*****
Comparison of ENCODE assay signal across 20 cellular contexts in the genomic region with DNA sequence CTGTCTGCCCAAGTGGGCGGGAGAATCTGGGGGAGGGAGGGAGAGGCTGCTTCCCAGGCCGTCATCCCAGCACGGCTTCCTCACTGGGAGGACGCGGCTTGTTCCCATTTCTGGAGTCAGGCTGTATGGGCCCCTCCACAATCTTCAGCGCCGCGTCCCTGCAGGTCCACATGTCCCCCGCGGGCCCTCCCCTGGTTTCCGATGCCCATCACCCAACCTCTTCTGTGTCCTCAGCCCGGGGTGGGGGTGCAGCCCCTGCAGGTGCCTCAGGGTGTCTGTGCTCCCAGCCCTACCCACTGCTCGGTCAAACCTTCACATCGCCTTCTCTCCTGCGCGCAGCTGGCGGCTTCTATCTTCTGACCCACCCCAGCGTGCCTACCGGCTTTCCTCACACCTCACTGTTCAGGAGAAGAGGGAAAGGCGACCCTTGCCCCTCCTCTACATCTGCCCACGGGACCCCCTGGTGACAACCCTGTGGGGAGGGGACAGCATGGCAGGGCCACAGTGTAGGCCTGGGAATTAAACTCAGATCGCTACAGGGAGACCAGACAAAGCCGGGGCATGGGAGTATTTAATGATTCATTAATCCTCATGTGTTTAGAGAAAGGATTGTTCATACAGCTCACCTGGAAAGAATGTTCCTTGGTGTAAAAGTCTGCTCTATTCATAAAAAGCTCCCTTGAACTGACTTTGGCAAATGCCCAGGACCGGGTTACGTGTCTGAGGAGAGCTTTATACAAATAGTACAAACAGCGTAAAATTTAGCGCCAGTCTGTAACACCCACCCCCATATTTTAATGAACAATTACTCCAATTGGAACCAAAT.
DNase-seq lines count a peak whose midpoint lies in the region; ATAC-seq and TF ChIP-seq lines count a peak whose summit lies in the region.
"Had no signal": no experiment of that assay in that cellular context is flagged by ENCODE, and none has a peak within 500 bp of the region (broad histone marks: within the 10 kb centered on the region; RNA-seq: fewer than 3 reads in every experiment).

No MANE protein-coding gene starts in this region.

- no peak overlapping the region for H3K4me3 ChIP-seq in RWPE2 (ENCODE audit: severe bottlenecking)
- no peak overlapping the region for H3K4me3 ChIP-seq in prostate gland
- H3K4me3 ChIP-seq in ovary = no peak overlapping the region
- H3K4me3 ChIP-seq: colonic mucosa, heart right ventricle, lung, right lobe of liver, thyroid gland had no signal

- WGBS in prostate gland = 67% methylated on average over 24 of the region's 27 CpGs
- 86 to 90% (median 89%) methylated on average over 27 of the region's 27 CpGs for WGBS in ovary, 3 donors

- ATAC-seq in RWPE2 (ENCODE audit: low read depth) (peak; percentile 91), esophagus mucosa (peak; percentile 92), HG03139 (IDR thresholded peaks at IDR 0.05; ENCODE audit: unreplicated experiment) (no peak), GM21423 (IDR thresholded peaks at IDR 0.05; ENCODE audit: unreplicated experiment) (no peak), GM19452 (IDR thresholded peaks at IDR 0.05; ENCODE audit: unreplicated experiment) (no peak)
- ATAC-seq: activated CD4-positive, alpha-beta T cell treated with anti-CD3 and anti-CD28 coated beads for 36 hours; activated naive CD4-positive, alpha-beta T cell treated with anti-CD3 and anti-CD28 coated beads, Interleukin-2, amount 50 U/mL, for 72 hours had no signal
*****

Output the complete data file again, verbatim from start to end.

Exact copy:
Comparison of ENCODE assay signal across 20 cellular contexts in the genomic region with DNA sequence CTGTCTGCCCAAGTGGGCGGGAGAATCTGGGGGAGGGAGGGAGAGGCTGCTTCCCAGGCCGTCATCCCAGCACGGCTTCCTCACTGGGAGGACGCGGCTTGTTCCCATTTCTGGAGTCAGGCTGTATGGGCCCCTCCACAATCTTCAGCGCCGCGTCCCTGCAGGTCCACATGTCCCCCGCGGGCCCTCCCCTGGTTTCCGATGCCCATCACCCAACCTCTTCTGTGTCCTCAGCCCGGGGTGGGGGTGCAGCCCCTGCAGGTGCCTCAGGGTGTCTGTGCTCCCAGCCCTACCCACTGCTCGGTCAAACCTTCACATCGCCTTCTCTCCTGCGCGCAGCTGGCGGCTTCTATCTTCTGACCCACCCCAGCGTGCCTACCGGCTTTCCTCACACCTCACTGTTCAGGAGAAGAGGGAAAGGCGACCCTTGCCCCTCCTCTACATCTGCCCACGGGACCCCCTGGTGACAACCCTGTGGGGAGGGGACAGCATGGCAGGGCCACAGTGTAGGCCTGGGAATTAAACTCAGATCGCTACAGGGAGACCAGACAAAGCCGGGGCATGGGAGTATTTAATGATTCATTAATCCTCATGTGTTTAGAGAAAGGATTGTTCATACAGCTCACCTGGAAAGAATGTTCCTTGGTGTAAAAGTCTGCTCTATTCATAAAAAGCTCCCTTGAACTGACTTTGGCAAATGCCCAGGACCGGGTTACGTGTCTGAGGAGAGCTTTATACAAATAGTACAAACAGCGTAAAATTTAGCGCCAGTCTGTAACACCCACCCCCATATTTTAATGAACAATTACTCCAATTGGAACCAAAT.
DNase-seq lines count a peak whose midpoint lies in the region; ATAC-seq and TF ChIP-seq lines count a peak whose summit lies in the region.
"Had no signal": no experiment of that assay in that cellular context is flagged by ENCODE, and none has a peak within 500 bp of the region (broad histone marks: within the 10 kb centered on the region; RNA-seq: fewer than 3 reads in every experiment).

No MANE protein-coding gene starts in this region.

- no peak overlapping the region for H3K4me3 ChIP-seq in RWPE2 (ENCODE audit: severe bottlenecking)
- no peak overlapping the region for H3K4me3 ChIP-seq in prostate gland
- H3K4me3 ChIP-seq in ovary = no peak overlapping the region
- H3K4me3 ChIP-seq: colonic mucosa, heart right ventricle, lung, right lobe of liver, thyroid gland had no signal

- WGBS in prostate gland = 67% methylated on average over 24 of the region's 27 CpGs
- 86 to 90% (median 89%) methylated on average over 27 of the region's 27 CpGs for WGBS in ovary, 3 donors

- ATAC-seq in RWPE2 (ENCODE audit: low read depth) (peak; percentile 91), esophagus mucosa (peak; percentile 92), HG03139 (IDR thresholded peaks at IDR 0.05; ENCODE audit: unreplicated experiment) (no peak), GM21423 (IDR thresholded peaks at IDR 0.05; ENCODE audit: unreplicated experiment) (no peak), GM19452 (IDR thresholded peaks at IDR 0.05; ENCODE audit: unreplicated experiment) (no peak)
- ATAC-seq: activated CD4-positive, alpha-beta T cell treated with anti-CD3 and anti-CD28 coated beads for 36 hours; activated naive CD4-positive, alpha-beta T cell treated with anti-CD3 and anti-CD28 coated beads, Interleukin-2, amount 50 U/mL, for 72 hours had no signal